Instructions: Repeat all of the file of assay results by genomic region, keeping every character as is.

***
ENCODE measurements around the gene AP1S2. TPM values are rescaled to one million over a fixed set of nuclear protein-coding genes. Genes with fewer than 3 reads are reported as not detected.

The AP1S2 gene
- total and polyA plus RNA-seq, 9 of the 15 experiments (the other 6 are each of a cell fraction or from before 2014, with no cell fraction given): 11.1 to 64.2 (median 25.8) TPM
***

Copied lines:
ENCODE measurements around the gene AP1S2. TPM values are rescaled to one million over a fixed set of nuclear protein-coding genes. Genes with fewer than 3 reads are reported as not detected.

The AP1S2 gene
- total and polyA plus RNA-seq, 9 of the 15 experiments (the other 6 are each of a cell fraction or from before 2014, with no cell fraction given): 11.1 to 64.2 (median 25.8) TPM